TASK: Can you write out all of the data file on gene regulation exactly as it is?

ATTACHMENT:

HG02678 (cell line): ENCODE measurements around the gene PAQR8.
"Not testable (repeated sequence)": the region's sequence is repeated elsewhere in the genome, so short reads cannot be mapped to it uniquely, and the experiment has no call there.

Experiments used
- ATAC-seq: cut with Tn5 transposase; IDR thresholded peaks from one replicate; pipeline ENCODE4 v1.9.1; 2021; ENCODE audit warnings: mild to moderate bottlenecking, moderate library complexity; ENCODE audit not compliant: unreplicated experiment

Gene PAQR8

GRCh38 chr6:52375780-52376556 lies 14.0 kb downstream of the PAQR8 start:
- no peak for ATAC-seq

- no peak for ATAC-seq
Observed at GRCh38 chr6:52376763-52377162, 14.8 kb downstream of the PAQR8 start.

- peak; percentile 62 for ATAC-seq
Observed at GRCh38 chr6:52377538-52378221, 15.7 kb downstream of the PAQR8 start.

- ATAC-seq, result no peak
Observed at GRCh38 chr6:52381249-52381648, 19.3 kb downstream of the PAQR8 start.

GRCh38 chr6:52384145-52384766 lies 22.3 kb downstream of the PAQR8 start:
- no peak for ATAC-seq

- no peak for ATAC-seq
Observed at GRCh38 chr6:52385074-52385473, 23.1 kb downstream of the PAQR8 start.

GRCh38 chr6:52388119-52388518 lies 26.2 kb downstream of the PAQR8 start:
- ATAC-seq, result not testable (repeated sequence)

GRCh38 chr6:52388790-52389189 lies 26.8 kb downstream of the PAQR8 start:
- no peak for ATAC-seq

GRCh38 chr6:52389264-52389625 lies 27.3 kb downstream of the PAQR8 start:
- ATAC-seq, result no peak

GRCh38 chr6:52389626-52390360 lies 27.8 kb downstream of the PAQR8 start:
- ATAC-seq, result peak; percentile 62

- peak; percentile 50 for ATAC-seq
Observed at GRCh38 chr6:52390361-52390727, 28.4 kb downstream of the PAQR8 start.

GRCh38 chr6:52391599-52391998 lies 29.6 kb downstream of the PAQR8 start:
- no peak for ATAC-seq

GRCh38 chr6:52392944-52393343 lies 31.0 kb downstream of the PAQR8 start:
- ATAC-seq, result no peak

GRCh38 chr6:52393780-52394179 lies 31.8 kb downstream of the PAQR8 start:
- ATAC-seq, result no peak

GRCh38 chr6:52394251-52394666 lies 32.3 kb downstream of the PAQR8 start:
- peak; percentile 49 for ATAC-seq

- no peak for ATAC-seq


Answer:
HG02678 (cell line): ENCODE measurements around the gene PAQR8.
"Not testable (repeated sequence)": the region's sequence is repeated elsewhere in the genome, so short reads cannot be mapped to it uniquely, and the experiment has no call there.

Experiments used
- ATAC-seq: cut with Tn5 transposase; IDR thresholded peaks from one replicate; pipeline ENCODE4 v1.9.1; 2021; ENCODE audit warnings: mild to moderate bottlenecking, moderate library complexity; ENCODE audit not compliant: unreplicated experiment

Gene PAQR8

GRCh38 chr6:52375780-52376556 lies 14.0 kb downstream of the PAQR8 start:
- no peak for ATAC-seq

- no peak for ATAC-seq
Observed at GRCh38 chr6:52376763-52377162, 14.8 kb downstream of the PAQR8 start.

- peak; percentile 62 for ATAC-seq
Observed at GRCh38 chr6:52377538-52378221, 15.7 kb downstream of the PAQR8 start.

- ATAC-seq, result no peak
Observed at GRCh38 chr6:52381249-52381648, 19.3 kb downstream of the PAQR8 start.

GRCh38 chr6:52384145-52384766 lies 22.3 kb downstream of the PAQR8 start:
- no peak for ATAC-seq

- no peak for ATAC-seq
Observed at GRCh38 chr6:52385074-52385473, 23.1 kb downstream of the PAQR8 start.

GRCh38 chr6:52388119-52388518 lies 26.2 kb downstream of the PAQR8 start:
- ATAC-seq, result not testable (repeated sequence)

GRCh38 chr6:52388790-52389189 lies 26.8 kb downstream of the PAQR8 start:
- no peak for ATAC-seq

GRCh38 chr6:52389264-52389625 lies 27.3 kb downstream of the PAQR8 start:
- ATAC-seq, result no peak

GRCh38 chr6:52389626-52390360 lies 27.8 kb downstream of the PAQR8 start:
- ATAC-seq, result peak; percentile 62

- peak; percentile 50 for ATAC-seq
Observed at GRCh38 chr6:52390361-52390727, 28.4 kb downstream of the PAQR8 start.

GRCh38 chr6:52391599-52391998 lies 29.6 kb downstream of the PAQR8 start:
- no peak for ATAC-seq

GRCh38 chr6:52392944-52393343 lies 31.0 kb downstream of the PAQR8 start:
- ATAC-seq, result no peak

GRCh38 chr6:52393780-52394179 lies 31.8 kb downstream of the PAQR8 start:
- ATAC-seq, result no peak

GRCh38 chr6:52394251-52394666 lies 32.3 kb downstream of the PAQR8 start:
- peak; percentile 49 for ATAC-seq

- no peak for ATAC-seq